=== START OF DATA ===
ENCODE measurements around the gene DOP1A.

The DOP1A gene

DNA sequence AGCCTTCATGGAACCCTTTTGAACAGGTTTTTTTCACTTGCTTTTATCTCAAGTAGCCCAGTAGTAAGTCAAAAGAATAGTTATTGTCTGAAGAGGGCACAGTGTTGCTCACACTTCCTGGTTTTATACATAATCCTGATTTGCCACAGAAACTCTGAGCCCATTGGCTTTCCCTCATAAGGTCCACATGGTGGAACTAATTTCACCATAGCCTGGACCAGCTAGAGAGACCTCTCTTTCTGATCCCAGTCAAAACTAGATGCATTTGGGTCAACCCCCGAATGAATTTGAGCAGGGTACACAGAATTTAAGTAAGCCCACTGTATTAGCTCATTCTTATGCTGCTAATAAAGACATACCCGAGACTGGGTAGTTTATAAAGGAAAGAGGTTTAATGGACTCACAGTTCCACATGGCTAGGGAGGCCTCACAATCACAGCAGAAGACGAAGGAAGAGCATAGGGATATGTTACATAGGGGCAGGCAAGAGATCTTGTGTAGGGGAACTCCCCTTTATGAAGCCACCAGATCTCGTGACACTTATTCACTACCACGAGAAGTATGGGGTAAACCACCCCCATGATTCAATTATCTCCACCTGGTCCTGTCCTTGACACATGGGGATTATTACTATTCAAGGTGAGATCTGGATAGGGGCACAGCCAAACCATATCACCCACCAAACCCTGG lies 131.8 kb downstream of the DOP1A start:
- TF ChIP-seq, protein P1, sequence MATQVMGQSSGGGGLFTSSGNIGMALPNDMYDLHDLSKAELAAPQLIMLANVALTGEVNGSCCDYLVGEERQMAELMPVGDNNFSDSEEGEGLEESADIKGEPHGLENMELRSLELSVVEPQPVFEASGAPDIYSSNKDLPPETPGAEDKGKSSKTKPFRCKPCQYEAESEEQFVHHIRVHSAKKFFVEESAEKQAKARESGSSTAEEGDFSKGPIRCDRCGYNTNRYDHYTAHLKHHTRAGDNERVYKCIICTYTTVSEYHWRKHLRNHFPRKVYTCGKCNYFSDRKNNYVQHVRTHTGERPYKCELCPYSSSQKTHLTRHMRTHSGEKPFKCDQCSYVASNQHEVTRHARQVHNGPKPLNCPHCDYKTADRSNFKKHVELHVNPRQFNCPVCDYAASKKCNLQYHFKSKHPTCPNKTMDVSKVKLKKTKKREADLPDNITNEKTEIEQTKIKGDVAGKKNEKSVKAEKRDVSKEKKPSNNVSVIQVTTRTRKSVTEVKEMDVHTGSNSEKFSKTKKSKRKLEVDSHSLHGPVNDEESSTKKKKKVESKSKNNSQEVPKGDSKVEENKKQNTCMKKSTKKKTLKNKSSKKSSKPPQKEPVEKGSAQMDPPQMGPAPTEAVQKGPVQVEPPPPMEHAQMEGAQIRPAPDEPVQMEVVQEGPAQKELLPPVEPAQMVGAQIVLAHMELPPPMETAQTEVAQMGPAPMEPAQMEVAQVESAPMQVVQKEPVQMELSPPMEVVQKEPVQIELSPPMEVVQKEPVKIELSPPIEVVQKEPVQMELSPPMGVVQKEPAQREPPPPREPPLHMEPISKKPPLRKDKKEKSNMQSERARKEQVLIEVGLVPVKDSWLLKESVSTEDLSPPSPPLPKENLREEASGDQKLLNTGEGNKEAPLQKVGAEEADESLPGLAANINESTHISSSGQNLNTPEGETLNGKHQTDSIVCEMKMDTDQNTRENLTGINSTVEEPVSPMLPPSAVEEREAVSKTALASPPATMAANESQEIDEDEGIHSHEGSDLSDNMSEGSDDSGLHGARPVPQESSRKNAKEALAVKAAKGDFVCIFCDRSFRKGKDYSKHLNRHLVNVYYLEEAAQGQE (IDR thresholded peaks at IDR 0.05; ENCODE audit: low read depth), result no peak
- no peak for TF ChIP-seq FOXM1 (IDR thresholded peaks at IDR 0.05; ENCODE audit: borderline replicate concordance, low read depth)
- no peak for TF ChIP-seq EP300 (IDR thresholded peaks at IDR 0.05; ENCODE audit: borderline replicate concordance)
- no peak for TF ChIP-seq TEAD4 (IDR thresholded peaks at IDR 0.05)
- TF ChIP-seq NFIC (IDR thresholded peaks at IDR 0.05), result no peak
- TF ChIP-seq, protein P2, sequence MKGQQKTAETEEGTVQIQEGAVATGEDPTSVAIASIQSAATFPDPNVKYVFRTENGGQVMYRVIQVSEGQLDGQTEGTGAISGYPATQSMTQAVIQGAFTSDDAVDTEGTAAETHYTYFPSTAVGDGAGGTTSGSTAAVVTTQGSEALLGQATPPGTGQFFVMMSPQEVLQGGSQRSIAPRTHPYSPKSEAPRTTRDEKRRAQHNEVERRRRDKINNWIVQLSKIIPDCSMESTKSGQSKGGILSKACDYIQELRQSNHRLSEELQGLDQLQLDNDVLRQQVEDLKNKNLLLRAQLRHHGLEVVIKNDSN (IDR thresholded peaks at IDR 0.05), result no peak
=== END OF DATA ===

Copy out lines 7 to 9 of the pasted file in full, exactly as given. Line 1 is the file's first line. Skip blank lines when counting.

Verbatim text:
- no peak for TF ChIP-seq TEAD4 (IDR thresholded peaks at IDR 0.05)
- TF ChIP-seq NFIC (IDR thresholded peaks at IDR 0.05), result no peak
- TF ChIP-seq, protein P2, sequence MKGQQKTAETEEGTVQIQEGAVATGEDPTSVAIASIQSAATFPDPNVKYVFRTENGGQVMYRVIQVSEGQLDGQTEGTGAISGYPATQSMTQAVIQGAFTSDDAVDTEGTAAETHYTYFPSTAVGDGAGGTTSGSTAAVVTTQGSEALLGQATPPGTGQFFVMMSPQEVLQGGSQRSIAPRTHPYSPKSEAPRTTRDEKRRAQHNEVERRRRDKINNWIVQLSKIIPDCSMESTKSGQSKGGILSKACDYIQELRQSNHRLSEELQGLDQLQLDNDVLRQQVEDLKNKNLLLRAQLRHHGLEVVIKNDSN (IDR thresholded peaks at IDR 0.05), result no peak